Decisions, decisions ... do we focus on Obama's Afghanistan stance or a Tiger Woods late-night fender bender? I think we all know the answer to that one. It's too easy. We live in a world where we care more about "American Idols" than American Presidents -- I get that. It's been the case long before I got my degree in journalism, but at one point does it stop? If it's up to the general public, never.
Tabloid programs and -- more specifically web sites -- will continue to run with a hot story at any cost. I get that, too. But, back in the day we'd call it investigative journalism -- that is if a story carried weight and affected our lives. Take Richard Nixon for example. These days, however, it's instigative journalism. Instigative isn't even a word, but you get what I'm saying. A story doesn't need to be a story so long as it involves someone you know in the spotlight. I'm preaching to the choir, and this column doesn't say anything new than what we all are thinking -- or some of us anyway. The non-Juwanna Mann crowd as I like to call them -- you know the people who don't go to see Meet the Spartans in the theater and skip Life with Jim.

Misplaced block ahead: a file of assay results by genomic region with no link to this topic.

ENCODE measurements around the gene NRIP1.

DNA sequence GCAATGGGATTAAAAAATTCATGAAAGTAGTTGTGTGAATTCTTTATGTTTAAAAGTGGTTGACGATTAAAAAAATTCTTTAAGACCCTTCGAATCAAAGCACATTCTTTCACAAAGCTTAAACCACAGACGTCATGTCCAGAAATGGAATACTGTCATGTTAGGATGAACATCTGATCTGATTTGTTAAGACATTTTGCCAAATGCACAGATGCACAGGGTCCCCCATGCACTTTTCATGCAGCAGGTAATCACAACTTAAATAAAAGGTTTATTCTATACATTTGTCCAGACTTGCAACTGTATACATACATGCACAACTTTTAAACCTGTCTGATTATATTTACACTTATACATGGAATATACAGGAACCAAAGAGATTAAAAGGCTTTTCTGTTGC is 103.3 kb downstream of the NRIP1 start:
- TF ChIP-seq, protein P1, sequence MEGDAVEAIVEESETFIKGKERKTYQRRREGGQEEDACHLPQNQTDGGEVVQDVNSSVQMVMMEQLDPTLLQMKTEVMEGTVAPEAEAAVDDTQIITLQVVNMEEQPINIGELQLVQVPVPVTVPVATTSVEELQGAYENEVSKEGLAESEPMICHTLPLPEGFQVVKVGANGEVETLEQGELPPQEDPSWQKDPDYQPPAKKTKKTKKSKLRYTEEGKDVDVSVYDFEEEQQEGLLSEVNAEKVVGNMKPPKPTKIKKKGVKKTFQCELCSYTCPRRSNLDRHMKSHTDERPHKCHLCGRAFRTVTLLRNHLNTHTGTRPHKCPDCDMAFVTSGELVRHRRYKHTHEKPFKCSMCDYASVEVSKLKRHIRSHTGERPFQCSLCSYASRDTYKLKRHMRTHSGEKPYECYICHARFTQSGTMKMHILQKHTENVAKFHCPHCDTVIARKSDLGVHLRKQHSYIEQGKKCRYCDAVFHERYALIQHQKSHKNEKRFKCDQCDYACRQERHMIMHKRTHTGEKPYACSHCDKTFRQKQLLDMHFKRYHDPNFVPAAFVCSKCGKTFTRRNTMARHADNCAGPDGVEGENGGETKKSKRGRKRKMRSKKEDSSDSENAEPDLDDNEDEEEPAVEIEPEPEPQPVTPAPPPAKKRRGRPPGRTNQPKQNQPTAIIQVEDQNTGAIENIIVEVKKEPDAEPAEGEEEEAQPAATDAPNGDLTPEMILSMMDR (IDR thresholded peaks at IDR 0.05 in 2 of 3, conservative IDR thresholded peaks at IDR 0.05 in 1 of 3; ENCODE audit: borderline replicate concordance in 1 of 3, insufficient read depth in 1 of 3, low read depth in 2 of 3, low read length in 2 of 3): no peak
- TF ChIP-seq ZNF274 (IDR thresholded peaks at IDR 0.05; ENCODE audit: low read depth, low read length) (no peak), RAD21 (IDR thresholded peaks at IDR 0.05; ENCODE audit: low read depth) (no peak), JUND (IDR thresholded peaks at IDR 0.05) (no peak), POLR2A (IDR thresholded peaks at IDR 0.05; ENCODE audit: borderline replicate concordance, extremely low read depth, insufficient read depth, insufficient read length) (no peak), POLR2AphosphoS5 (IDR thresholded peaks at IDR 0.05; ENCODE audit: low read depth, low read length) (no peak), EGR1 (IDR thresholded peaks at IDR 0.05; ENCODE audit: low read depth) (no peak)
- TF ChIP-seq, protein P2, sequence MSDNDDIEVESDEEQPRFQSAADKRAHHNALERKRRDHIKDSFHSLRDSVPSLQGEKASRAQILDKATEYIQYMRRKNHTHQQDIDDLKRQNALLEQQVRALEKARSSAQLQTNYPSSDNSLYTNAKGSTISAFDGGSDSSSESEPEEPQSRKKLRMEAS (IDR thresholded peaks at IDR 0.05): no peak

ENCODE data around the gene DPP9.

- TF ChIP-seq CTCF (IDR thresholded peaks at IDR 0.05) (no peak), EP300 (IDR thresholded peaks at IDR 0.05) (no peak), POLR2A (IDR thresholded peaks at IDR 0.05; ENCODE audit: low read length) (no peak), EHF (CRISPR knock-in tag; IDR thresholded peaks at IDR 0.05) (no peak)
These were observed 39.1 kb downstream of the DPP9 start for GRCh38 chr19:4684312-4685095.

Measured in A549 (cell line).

This comes off as sort a Jerry Maguire mission statement Epiphany, which is lame and rather uneventful, but as someone who has run a snarkless pop site for four years I think I'm entitled. Or maybe not. Plus a year ago, I freelanced for a famous gossip television show, which comes equipped with breaking "news" stories on its web site second by second. While working a day at the company, one colleague told me to go after a pregnant celebrity and ask her whether she thought it was wise to travel on a Vespa at her given state. Needless to say, I opted not to return to that gig again. When I decided to freelance there, I wanted to bring credibility. I wanted to gain a celebrity's trust, and then ask them a question that was more quirky than invasive. That approach and the thought process was stupid on my part. It's going to be this way until we stopped watching and clicking. But, we won't. We'll keep hearing about Tiger Woods until the next fender bender. One possible solution? Let's have celebrities turn the camera on these so-called reporters. Who wouldn't want to watch Alec Baldwin exposing a taped conversation between a writer and his daughter or better yet, Tiger Woods camped out of a photographer's house following a car accident?